Forced conversions to Hinduism are increasing in India: 500 Christians were targeted on October 20, 2019, in the state of Andhra Pradesh, by the movement called “Gwar Wapsi,” which campaigns for the eradication of any religion foreign to Hindu culture.
“Gwar Wapsi” in Indian language means “back home.” Behind this expression hides a movement of violent conversions, born almost thirty years ago in central India.
The coming to power in 2014 of Narendra Modi, led by the Baratiya Janata Party (BJP), allowed the “Gwar Wapsi” to spread in the northern states of the country, with the approval of the openly anti-Christian authorities. The re-election of the BJP leader in the spring of 2019 was another signal offered to those in India who are trying to “welcome” by force those who have “left the Hindu house” by their baptism.
Thus, on October 20, 2019, several hundred Christians living in the city of Srisailam were gathered by the local authorities in the temple named after Sri Veerabhadra Swamy. There, members of the local branch of the BJP forced Christians to say prayers in honor of the false gods, such as the “promise to the god Shiva” and to offer ritual presents to the deities of India.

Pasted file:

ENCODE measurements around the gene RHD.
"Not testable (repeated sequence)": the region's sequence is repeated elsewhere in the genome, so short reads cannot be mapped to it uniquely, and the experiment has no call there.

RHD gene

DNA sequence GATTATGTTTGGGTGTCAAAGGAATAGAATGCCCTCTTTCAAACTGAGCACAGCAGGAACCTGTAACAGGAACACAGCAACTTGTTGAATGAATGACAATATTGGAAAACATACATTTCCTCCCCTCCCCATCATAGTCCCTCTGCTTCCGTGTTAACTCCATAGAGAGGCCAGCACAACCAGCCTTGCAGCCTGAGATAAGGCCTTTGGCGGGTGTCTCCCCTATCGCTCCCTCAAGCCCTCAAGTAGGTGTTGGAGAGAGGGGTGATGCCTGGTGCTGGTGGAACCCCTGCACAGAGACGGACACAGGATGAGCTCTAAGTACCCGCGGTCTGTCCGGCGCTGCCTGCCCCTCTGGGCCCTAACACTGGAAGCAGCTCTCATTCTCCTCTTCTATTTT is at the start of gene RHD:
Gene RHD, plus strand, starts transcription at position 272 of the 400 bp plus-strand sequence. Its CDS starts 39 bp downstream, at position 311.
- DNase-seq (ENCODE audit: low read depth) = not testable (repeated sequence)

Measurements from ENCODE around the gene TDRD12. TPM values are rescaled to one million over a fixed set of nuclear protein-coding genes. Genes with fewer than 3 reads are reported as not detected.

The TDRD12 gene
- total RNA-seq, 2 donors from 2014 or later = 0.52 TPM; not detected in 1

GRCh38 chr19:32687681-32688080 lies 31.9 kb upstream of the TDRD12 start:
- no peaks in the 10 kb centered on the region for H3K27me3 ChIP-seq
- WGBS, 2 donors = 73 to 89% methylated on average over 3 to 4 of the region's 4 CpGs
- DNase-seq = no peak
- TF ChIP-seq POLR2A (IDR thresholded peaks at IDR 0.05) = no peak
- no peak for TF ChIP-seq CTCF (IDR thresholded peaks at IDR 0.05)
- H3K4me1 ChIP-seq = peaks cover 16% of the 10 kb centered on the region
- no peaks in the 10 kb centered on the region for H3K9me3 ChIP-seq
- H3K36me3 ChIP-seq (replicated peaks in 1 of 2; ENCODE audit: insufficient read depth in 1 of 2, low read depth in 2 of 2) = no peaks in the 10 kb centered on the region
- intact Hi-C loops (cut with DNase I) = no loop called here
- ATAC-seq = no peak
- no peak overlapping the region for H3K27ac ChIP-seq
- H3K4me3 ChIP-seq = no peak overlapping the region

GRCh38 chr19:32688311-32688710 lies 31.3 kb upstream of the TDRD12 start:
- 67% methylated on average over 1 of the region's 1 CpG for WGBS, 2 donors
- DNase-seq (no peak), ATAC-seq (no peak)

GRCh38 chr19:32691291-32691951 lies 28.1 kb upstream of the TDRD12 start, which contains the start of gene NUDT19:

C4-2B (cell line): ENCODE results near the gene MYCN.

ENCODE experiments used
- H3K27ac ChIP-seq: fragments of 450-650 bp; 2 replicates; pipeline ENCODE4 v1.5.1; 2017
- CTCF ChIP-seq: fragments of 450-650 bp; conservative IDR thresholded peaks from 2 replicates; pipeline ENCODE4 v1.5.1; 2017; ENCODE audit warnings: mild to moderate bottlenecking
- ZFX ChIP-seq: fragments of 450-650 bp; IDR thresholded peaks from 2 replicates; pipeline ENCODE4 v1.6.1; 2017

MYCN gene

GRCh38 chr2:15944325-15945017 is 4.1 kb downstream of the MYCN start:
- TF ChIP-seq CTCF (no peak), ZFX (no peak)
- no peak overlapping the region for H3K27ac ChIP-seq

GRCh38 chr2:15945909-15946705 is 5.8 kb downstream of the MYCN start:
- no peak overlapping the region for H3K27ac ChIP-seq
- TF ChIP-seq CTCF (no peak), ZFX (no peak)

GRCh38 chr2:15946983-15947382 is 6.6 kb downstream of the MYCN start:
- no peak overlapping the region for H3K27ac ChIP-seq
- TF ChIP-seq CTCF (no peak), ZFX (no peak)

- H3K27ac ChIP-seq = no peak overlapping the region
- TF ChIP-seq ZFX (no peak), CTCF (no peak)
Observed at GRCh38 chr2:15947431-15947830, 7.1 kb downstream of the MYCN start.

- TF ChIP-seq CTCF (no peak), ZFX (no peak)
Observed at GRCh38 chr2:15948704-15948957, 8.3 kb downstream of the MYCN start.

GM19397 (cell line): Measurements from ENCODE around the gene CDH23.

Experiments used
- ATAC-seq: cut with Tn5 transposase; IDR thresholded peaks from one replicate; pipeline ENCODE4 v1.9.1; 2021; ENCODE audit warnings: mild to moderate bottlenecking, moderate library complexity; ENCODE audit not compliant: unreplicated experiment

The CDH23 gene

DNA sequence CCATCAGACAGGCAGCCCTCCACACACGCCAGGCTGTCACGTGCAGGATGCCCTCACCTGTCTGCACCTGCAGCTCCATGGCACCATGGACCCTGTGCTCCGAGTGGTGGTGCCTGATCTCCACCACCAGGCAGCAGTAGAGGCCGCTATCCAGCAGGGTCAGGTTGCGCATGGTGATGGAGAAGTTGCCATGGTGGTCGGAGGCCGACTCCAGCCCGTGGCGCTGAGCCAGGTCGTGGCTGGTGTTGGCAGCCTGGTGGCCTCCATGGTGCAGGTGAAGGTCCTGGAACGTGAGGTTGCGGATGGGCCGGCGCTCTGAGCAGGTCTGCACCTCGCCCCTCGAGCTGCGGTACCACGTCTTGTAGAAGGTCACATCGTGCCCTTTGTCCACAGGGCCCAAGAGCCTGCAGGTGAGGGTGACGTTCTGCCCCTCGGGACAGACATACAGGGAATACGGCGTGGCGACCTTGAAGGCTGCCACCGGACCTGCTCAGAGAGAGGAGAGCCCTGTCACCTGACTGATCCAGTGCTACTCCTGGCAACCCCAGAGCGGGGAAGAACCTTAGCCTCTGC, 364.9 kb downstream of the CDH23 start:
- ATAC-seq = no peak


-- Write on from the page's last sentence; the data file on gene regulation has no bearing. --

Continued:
“They forced them to pledge allegiance to the Hindu religion,” said Sajan K. George, president of the Global Council of Indian Christians, at the microphone of AsiaNews. He adds that “their intention is to terrorize the Dalits and Adivasi, the low castes, for political purposes. It is difficult to know, at the present time, how many Christians have been able to resist, and what has happened to them.”
The head of the October 20th operation, the Hindu Darsanapu Srinivas, justified himself by invoking the fact that Christianity is a “foreign religion, practiced by missionaries who deceive the Dalits and who act for personal interests.”
In the face of these persecutions in India of which Christians are the victims, the Western powers do not protest. They are content to trade with a country that has become the fifth largest economy in the world.